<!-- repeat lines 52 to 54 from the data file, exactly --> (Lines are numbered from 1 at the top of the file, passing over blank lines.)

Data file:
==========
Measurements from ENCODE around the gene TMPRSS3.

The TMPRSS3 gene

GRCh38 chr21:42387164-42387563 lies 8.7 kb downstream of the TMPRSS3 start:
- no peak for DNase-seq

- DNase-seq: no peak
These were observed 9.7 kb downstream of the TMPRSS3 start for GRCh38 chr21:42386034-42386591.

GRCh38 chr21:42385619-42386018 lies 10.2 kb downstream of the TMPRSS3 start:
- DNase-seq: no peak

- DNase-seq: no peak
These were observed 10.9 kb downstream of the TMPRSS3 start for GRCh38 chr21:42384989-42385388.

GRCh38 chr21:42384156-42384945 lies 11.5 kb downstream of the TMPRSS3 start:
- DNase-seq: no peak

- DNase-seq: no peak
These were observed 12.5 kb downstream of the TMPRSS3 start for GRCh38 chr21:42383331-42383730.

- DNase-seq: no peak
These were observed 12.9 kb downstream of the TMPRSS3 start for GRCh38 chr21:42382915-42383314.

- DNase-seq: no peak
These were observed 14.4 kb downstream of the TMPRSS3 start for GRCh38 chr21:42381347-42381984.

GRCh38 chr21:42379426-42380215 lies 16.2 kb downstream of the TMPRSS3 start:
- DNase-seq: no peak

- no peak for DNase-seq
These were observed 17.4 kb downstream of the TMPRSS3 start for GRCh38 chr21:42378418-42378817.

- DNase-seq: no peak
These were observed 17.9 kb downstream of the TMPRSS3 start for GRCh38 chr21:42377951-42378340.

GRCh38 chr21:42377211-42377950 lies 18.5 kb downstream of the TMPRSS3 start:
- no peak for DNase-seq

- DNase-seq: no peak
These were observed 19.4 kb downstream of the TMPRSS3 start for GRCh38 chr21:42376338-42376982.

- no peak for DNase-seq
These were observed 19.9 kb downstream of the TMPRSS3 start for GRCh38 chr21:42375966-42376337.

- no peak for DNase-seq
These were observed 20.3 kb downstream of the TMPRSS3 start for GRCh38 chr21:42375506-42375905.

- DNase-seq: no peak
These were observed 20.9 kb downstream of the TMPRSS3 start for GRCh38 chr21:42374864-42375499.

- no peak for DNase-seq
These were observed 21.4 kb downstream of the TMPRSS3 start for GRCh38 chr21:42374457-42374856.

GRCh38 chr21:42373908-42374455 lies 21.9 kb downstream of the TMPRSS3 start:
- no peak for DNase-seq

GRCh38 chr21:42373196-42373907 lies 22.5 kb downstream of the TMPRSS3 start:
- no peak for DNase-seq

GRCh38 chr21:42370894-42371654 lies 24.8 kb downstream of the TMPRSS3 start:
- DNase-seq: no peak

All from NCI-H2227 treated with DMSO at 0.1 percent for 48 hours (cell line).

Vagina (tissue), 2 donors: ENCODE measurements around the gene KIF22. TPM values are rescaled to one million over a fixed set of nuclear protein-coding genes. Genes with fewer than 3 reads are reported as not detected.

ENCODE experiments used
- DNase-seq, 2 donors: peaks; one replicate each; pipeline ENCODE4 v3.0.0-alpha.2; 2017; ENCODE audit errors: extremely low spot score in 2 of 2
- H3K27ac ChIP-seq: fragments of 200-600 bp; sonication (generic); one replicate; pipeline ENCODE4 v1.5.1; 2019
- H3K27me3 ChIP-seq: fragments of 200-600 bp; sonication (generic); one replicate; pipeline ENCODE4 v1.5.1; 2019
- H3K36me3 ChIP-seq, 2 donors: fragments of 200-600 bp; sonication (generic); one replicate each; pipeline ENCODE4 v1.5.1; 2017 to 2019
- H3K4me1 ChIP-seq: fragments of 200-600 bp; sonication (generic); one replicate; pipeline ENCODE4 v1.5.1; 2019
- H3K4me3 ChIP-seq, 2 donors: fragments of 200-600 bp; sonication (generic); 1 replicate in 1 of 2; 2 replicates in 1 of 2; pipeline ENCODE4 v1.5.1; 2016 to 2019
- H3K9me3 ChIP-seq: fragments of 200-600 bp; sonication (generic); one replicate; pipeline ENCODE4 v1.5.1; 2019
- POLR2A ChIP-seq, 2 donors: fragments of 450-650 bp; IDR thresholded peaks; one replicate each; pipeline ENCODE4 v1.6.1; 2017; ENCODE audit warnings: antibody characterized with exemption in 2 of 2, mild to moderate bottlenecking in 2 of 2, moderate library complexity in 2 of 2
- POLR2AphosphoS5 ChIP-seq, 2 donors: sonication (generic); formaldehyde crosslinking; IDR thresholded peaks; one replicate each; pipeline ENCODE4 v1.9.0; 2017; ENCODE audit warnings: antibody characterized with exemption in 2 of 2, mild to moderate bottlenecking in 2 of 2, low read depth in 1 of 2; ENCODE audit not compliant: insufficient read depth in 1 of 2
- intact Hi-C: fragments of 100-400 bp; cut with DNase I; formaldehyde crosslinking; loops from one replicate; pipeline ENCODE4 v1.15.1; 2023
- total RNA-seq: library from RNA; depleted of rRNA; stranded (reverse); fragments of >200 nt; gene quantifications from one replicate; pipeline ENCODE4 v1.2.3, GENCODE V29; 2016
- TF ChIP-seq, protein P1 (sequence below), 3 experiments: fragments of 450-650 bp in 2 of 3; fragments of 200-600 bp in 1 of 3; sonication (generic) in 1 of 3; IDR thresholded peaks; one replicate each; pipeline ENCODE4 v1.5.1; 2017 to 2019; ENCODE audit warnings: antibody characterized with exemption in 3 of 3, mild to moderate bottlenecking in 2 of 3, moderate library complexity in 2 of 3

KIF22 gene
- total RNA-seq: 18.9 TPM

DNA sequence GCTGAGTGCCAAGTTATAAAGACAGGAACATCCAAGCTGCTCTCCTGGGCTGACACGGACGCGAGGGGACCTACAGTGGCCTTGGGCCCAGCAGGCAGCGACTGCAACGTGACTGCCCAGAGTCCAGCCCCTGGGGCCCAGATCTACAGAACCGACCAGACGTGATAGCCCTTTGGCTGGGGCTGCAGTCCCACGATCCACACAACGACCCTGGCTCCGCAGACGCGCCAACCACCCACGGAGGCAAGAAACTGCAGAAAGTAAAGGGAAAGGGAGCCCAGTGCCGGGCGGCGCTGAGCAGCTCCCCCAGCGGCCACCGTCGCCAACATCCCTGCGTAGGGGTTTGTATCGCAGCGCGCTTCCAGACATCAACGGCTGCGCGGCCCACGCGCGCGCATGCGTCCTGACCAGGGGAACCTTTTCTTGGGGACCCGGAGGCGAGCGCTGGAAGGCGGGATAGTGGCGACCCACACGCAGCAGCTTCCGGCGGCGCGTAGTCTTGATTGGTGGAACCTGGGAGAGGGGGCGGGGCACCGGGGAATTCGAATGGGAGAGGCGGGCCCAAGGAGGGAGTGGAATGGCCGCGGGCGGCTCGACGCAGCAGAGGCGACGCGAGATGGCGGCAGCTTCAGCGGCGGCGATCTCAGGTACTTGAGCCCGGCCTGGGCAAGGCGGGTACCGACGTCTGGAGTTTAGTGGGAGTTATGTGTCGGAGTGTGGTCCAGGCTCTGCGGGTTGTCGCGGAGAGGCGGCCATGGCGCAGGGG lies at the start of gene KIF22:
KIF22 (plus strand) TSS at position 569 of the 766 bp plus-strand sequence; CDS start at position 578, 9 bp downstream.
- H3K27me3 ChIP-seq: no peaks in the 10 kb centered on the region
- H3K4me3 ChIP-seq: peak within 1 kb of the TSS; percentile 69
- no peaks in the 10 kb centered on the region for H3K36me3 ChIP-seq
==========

- H3K9me3 ChIP-seq: fragments of 200-600 bp; sonication (generic); one replicate; pipeline ENCODE4 v1.5.1; 2019
- POLR2A ChIP-seq, 2 donors: fragments of 450-650 bp; IDR thresholded peaks; one replicate each; pipeline ENCODE4 v1.6.1; 2017; ENCODE audit warnings: antibody characterized with exemption in 2 of 2, mild to moderate bottlenecking in 2 of 2, moderate library complexity in 2 of 2
- POLR2AphosphoS5 ChIP-seq, 2 donors: sonication (generic); formaldehyde crosslinking; IDR thresholded peaks; one replicate each; pipeline ENCODE4 v1.9.0; 2017; ENCODE audit warnings: antibody characterized with exemption in 2 of 2, mild to moderate bottlenecking in 2 of 2, low read depth in 1 of 2; ENCODE audit not compliant: insufficient read depth in 1 of 2